Two key Dutch investigators, one of whom was involved in the initial FITNET study, are also collaborators with Professor Crawley on FITNET-NHS. Since the actimeter measure did not work out favorably for the Dutch team, it should not be surprising that Professor Crawley dispensed with it altogether for her version. Why risk bad news by including an objective measure that might contradict attractive subjective outcomes?
When Professor Crawley introduced FITNET-NHS, the news media parroted her sunny assertions about the online CBT intervention. In an online report, the BBC declared that the intervention “successfully treats two-thirds of children with chronic fatigue syndrome.” In a subsequent correction, the news organization noted that “this story has been amended to clarify that the therapy is of potential rather than definitive help to children.” The correction did not mention that the BBC reporter who covered the news promoted by the Science Media Centre was simultaneously serving as a Science Media Centre adviser.
The failure of FITNET-NHS to meet recruitment goals, for whatever reason, suggests that patients and their families might be skeptical about Professor Crawley’s claims and her approach to research. It is possible some were troubled when she declared in an interview around the same time that the PACE trial was a “great, great” study. Since the PACE trial’s flagrant flaws had become better known among patients by that point, Professor Crawley’s transparently ridiculous praise could have caused some to question her integrity and credibility.
If that’s what happened, Professor Crawley’s more recent research misadventures have likely confirmed their concerns. These would include last year’s 3,000-word correction to a paper that BMJ published even though Professor Crawley and her colleagues violated inviolable research principles. Professor Crawley has also been required to correct the ethics statements in eleven other papers, half of them in BMJ titles.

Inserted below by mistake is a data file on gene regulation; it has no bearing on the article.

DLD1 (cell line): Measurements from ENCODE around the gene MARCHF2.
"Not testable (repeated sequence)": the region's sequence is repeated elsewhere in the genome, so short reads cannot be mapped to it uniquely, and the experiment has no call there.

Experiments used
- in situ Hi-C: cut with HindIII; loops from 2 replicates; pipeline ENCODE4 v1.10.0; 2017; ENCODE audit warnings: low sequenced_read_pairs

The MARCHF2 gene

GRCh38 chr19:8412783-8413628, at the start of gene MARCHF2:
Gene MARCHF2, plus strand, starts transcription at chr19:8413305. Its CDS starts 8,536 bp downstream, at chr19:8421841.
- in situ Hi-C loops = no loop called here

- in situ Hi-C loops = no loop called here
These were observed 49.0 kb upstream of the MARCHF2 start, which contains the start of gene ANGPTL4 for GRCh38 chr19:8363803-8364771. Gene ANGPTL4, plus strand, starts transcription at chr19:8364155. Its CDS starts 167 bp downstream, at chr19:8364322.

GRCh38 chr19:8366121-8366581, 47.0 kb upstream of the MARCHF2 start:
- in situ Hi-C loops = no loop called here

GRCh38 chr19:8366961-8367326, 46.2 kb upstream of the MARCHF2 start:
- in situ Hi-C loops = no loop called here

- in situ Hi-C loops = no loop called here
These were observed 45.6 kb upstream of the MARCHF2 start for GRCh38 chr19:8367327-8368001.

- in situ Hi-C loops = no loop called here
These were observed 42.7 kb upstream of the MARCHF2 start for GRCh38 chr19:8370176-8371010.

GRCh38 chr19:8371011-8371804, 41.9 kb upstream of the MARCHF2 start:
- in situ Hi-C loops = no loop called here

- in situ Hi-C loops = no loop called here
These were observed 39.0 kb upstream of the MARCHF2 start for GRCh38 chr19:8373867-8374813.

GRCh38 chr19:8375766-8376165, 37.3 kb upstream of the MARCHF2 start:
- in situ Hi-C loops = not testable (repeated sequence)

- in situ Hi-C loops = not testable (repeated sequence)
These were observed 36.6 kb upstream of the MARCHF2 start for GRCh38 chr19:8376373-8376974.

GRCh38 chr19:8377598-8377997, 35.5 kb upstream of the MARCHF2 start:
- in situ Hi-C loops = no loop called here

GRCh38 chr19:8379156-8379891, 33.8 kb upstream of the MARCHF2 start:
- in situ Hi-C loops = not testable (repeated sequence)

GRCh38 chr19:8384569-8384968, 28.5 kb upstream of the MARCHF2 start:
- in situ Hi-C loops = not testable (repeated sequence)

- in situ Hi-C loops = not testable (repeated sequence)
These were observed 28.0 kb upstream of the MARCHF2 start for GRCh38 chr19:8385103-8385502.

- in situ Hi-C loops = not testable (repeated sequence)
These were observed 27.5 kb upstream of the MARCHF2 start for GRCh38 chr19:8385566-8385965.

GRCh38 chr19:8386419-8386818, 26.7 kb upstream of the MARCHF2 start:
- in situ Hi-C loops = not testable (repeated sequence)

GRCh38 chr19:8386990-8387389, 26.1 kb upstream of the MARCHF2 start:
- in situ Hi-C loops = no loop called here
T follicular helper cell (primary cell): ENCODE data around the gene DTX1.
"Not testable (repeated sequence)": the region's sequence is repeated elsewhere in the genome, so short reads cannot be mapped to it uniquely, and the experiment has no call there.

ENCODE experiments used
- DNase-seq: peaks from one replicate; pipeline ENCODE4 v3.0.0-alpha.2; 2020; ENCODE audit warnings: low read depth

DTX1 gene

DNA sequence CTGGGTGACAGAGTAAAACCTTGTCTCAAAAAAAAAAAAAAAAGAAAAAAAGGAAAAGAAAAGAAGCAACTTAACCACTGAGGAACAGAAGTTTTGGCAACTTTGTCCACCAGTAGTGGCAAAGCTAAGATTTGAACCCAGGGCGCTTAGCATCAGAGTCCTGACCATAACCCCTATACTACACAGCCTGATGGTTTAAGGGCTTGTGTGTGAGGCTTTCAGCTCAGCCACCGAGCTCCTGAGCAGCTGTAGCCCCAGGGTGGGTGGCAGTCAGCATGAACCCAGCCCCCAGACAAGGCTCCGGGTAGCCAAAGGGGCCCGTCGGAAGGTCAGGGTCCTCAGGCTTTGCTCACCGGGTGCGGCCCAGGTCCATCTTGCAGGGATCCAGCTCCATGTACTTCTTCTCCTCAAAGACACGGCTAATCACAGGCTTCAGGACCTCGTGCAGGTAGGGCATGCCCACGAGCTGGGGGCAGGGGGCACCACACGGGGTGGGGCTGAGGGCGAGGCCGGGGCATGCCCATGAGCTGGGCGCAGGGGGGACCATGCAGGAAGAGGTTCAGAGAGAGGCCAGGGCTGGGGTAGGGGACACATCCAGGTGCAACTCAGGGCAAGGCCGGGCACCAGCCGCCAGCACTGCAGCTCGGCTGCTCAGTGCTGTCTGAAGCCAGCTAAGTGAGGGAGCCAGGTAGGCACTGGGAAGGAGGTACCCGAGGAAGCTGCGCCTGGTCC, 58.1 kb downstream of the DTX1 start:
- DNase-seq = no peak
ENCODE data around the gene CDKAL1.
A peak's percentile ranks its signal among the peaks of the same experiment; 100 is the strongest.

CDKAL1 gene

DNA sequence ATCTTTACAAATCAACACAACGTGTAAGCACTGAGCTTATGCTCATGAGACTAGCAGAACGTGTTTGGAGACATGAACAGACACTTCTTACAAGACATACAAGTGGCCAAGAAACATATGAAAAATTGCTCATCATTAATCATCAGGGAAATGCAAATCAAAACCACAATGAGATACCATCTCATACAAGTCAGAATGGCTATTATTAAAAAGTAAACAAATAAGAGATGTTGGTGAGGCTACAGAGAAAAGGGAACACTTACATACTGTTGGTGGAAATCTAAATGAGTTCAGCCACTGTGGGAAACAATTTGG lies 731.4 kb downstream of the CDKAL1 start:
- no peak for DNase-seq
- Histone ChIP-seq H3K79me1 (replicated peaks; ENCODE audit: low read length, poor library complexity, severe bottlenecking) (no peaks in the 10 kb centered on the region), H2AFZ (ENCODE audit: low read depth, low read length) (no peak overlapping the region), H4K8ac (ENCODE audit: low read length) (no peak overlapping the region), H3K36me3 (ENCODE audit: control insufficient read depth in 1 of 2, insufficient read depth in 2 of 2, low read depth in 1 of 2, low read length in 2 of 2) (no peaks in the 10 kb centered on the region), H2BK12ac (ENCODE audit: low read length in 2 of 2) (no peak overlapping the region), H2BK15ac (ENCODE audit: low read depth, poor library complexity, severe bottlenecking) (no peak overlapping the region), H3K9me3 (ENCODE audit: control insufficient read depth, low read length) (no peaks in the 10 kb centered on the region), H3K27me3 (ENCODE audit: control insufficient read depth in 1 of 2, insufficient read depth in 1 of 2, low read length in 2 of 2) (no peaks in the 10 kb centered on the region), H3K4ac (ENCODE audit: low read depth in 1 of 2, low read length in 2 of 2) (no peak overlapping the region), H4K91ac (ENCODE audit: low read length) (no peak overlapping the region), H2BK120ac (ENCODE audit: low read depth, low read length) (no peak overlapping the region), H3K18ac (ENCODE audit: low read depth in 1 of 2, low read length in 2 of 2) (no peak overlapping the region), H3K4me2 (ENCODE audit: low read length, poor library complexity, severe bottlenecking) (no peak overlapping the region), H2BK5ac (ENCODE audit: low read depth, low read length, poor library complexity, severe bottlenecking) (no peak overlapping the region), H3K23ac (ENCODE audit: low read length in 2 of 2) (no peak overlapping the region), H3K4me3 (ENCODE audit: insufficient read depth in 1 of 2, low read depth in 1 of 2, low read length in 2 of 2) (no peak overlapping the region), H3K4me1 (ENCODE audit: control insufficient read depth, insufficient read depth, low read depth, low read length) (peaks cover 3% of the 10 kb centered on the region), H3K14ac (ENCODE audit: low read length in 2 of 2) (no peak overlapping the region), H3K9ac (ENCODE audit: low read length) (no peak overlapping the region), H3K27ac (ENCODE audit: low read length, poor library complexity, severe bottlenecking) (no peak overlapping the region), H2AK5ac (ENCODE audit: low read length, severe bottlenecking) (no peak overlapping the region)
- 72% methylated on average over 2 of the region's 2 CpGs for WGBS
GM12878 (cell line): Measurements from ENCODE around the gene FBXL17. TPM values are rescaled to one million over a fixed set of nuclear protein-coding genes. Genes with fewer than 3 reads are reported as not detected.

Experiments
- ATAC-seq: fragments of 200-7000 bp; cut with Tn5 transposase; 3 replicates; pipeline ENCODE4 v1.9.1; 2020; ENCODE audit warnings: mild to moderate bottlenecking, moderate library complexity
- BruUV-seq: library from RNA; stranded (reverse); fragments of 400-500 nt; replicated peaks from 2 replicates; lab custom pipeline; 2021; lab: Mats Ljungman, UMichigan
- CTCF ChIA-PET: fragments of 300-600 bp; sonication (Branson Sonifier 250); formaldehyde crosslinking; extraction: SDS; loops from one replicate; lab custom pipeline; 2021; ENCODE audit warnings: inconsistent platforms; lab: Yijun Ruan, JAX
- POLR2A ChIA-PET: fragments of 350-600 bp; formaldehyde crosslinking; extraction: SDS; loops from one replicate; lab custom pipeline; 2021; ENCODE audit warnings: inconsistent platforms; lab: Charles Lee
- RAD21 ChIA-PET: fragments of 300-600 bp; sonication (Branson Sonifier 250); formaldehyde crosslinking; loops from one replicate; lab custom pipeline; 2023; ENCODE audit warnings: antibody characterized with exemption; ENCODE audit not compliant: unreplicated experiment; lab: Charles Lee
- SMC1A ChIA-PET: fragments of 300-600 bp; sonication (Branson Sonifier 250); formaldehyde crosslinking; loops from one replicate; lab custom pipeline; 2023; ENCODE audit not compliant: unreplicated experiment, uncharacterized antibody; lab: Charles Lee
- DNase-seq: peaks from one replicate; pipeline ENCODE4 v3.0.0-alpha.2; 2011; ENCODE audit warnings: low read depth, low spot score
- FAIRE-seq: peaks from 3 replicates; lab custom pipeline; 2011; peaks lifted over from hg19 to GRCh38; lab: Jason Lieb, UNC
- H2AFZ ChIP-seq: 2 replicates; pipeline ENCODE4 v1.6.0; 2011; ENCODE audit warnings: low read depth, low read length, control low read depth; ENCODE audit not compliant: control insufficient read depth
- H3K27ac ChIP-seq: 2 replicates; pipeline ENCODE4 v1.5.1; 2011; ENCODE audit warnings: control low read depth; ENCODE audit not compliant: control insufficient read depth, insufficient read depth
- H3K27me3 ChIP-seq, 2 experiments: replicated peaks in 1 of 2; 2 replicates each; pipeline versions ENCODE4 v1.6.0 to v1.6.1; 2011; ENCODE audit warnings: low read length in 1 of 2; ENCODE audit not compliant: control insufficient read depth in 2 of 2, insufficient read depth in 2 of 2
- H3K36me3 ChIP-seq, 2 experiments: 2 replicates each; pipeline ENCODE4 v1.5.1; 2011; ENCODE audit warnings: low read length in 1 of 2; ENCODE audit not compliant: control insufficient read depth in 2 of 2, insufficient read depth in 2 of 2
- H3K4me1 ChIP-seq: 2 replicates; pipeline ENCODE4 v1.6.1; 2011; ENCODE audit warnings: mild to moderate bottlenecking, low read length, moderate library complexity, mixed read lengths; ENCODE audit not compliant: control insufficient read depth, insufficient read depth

In any event, after Professor Crawley and her FITNET-NHS team redid their figures and substantially downgraded the robustness of their projected results, they received approval from their various oversight committees of pooh-bahs to trim back the trial. Recruitment has also been extended till October of this year to ensure they reach their greatly reduced goal. Here is how they tried, at the end of their protocol amendment, to put a positive spin on their humiliating recruitment failure:
“With our revised recruitment target of 314 participants, the FITNET-NHS is still set to be the largest paediatric CFS/ME treatment trial in the UK and globally, the results of which will should the future of paediatric CFS/ME treatment delivery.” [sic]
And in response to that: 1) A trial can be “the largest” and still be crap. 2) Professor Crawley and her team did not read this important trial document carefully enough to make sure it ended with a properly constructed English sentence. As it is, we are left wondering about the predicted impact of the study results on “the future of paediatric CFS/ME treatment delivery.” Such sloppiness, and the failure of anyone involved to notice or correct this glitch since last December, is not a propitious sign.